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Maps: Worked on book, then worked on short story. (Incidentally, still no word on my submission of my previously finished story.) Pleased to note that Beautiful Soup is now being mentioned in distinguished university lectures.

I had an idea based on Google Sightseeing: a journal of negative results. You could post to this service saying that you'd scanned a certain region and found nothing especially interesting.

Actually, is there a journal of positive results that's machine-accessible? A fully general way to describe parts of the map. No reason the negative results couldn't go in there too.

[Comments] (3) : Crummy reader crackpot schemes come to life!

[Comments] (1) : Sumana went with coworkers to see Avenue Q. I'd been looking forward to seeing Avenue Q as well, because it looked like someone had finally done a musical that really explored the symbiotic relationship between Muppet and puppeteer. But much of my interest was crushed when Sumana revealed that the puppeteers are not characters in the musical! Any more than they are on brand-name Muppet shows. The only human characters are the ones who aren't operating Muppets.

The puppeteers are visible, they walk around the stage and they emote along with their Muppets, but in the fiction of the show they're supposed to not exist? Or they're supposed to be the insensate bodies of the Muppet characters? I dunno how it's supposed to work. How do Muppet operators see their Muppets? I always thought it was like the relationship between ventriloquist and dummy.

[Comments] (1) Rejection and Acceptance: I came home to discover two emails: "Mallory" got rejected by Futurismic and "Unit Testing a Book" got accepted by the O'Reilly Network. Not that I normally have trouble getting technical articles accepted, but it took away some of the sting of bitter, bitter rejection. With lots of helpful feedback and an invitation to resubmit after a rewrite. Silence, reasonable self!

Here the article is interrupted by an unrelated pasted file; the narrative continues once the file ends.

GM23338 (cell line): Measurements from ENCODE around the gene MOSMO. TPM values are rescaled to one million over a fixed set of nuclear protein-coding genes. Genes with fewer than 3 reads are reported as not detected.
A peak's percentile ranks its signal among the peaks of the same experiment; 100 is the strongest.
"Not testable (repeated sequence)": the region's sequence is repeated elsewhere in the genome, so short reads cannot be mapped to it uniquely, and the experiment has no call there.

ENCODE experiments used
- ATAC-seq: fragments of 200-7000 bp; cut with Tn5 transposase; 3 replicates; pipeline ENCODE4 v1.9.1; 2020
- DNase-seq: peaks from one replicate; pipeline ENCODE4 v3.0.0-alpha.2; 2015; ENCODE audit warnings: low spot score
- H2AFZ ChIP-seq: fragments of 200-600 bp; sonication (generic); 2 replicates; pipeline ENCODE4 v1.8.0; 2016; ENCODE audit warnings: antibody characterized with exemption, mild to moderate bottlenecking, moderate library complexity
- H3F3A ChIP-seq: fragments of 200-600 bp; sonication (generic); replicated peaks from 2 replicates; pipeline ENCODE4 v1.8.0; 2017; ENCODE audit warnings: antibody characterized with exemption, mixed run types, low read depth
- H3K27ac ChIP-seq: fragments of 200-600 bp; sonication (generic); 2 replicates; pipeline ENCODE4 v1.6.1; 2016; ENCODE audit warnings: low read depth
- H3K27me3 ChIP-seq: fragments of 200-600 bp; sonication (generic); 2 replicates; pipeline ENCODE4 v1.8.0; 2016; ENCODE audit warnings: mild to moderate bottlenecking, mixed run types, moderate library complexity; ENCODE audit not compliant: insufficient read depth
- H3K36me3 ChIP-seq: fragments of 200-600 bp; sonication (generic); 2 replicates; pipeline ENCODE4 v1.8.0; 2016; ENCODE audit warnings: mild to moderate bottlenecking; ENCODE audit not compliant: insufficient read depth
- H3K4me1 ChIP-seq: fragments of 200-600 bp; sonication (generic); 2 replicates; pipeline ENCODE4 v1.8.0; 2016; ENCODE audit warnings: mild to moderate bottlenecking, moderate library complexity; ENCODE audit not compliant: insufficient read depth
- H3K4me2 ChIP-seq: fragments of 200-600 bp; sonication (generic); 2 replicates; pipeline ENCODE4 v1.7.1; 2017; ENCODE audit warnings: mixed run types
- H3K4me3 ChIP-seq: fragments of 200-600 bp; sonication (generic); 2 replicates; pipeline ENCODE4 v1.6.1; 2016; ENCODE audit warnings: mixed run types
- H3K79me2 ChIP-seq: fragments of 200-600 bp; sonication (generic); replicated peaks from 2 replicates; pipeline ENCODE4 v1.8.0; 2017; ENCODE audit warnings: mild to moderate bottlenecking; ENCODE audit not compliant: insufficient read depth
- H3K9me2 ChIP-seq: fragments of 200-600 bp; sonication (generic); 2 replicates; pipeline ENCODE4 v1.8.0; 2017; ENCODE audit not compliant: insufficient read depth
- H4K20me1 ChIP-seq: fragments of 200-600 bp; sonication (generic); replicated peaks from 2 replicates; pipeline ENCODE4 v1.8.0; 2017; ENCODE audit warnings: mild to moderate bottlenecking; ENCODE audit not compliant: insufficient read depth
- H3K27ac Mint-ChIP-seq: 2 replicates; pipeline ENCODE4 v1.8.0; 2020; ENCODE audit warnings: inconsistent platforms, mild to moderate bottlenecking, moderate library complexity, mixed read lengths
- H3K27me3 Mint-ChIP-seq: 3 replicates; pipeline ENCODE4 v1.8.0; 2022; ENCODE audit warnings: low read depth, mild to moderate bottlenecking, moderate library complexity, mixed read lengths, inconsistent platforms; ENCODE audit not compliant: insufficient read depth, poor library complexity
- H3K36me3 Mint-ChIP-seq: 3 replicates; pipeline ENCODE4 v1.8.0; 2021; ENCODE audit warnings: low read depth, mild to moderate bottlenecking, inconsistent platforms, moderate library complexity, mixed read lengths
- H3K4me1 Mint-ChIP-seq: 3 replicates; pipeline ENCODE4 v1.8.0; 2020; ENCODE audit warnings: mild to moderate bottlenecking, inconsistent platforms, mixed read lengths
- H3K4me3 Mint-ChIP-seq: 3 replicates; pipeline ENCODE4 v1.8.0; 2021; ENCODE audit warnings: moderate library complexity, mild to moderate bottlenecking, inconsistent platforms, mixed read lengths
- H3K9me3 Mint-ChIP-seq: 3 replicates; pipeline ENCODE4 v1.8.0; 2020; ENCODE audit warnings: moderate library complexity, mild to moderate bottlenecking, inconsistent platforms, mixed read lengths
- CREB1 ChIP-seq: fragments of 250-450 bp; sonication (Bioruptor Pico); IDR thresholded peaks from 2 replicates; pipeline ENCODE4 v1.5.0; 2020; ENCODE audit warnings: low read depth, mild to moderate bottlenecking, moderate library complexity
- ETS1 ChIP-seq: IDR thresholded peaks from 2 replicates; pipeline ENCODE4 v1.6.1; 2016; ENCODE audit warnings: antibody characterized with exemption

If I may self-analyze, I think my biggest fiction failing is a pathological fear of writing infodumps. I relentlessly avoid explaining anything except in sidelong glances. The result is a pointillistic story that you can't understand without reading it multiple times. To make you want to read the story multiple times I cram it full of ideas. Which must be explained. In sidelong glances. My stories look like flip books. You have to work to see the plot.

Does anyone else have this problem? (Especially published writers whose work I can look at?) I'll let you know what strategies I can figure out against it.

[Comments] (2) That's capitalist coffee, you traitor!: Sumana's coworker Jacob has a Muppet obsession similar to mine. He sent us these 10-second coffee commercials from the 1950s featuring a proto-Kermit beating up on a proto-Waldorf for not liking the brand of coffee advertised. Sample commercial:

Proto-Kermit: Have some Willkins coffee?
Proto-Waldorf: No thanks, gimme Brand X!
[Proto-Kermit shoves an X-shaped branding iron into Proto-Waldorf's chest.]

I've never seen such violent Muppets.

[Comments] (2) Chronological Order: I thought I'd avoided the mistakes that first-time writers make, but I think I found one that nobody told me. Your short story should be in chronological order. My story was almost in chronological order. There was one scene that I displayed (in two parts) before it "really" happened. But that little bit of jumping around created four time-shifts in the story, making the whole thing seem disjointed and plotless.

All day I gnashed my teeth trying to figure out how to get that damn scene into its chronological place in the story. So many dependencies, so many facts it establishes that I need later. I finally just dropped the scene into the right place and started hacking at the dangling references. The guts are still showing, but amazingly the story now has a plot. One thing happens, and it makes another thing happen, and things cause other things until the story ends, and that's a plot. There are no random notes from the future coming in and obscuring the connection between things x and x+1.

Maybe it's not that strict a rule, but I'm a well-known anti-fan of flashbacks, so for me it's chronological order or totally disassociated sequence of images. It can't be half and half, it can't be now and then.

[Comments] (7) Keyboard Madness: Sumana and I play a Tetris game where we use the same keyboard. It gave me an idea for the game that the most people could play using the same keyboard.

It's a spacewar type game with a separate spaceship for every key on the keyboard. When you press a key, that character shows up on the screen as a spaceship and joins the game. You control the spaceship with the corresponding key. Tapping the key rotates your ship clockwise, and holding it down accelerates.

The health of a spaceship is represented as a color from green to red. Accelerating drains your health, and so does colliding with another ship. You kill other spaceships by ramming them: this does some damage to you but more to the other ship. If your health goes to super-red your ship explodes.

In theory you can have as many players as there are keys on the keyboard, assuming they've all got long tentacles for fingers. In practice you will only have a few players, but each player can try to control multiple ships. Will you use ships as disposable missiles or try to set up pincer movements? Or just try to hit the other player's keys and mess up their navigation?